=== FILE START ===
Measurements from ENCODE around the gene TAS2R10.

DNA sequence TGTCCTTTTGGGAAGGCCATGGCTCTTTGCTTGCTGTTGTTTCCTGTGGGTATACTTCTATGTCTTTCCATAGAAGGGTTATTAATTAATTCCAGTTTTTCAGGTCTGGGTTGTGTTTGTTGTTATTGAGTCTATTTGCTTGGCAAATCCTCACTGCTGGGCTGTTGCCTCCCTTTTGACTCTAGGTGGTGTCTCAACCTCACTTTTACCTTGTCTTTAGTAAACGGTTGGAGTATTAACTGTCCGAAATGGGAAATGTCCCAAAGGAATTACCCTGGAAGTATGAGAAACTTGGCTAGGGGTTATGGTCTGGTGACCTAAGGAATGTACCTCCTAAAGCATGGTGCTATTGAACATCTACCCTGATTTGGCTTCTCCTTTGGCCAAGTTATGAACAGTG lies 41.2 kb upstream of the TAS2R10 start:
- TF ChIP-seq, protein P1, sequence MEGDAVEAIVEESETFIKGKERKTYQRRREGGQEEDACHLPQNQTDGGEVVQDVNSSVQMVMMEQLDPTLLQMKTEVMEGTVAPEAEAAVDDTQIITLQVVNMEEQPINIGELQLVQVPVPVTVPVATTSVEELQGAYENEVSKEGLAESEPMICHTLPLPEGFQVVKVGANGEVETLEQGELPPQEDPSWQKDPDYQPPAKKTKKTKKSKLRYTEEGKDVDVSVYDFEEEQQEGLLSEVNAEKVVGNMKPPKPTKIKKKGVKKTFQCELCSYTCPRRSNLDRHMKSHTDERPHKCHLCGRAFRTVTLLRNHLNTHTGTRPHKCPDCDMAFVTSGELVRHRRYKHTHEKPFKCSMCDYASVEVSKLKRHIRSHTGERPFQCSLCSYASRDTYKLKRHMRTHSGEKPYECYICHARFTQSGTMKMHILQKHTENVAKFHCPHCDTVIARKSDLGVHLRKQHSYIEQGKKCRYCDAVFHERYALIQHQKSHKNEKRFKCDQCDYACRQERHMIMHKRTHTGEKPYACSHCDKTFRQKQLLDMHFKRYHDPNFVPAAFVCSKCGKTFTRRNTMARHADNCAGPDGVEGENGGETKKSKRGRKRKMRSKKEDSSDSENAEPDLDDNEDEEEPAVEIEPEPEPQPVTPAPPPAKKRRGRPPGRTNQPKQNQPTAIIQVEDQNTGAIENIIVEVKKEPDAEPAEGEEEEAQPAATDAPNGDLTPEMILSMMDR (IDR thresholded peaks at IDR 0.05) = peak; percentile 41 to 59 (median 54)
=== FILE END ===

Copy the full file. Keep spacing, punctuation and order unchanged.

Measurements from ENCODE around the gene TAS2R10.

DNA sequence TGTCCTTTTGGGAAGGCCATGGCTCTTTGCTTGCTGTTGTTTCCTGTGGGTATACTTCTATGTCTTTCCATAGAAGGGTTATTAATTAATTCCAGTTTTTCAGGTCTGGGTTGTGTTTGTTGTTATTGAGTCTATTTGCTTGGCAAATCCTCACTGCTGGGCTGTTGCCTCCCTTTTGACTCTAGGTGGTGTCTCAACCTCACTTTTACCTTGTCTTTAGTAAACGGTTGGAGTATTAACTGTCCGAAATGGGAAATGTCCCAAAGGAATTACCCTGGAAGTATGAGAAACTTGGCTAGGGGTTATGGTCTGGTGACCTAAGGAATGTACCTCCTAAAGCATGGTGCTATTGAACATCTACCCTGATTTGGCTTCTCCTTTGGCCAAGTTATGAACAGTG lies 41.2 kb upstream of the TAS2R10 start:
- TF ChIP-seq, protein P1, sequence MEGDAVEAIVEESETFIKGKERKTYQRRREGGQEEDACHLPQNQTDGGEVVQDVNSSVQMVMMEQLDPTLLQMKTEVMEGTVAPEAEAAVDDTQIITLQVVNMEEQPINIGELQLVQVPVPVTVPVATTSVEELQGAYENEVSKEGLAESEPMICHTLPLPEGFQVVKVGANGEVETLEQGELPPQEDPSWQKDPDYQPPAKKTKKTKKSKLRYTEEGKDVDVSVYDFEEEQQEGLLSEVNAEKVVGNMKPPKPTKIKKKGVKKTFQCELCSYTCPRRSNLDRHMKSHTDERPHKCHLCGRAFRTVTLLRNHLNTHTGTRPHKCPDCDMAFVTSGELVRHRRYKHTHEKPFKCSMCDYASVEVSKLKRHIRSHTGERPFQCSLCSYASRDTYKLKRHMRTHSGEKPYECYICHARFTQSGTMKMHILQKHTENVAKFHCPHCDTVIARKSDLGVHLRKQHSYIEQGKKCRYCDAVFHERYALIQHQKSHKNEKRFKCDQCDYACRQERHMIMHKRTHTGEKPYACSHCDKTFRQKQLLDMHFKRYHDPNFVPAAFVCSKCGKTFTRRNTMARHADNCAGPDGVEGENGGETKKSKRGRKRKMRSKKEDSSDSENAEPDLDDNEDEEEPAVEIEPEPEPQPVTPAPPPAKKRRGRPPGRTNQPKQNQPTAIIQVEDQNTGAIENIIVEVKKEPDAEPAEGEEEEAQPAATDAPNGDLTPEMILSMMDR (IDR thresholded peaks at IDR 0.05) = peak; percentile 41 to 59 (median 54)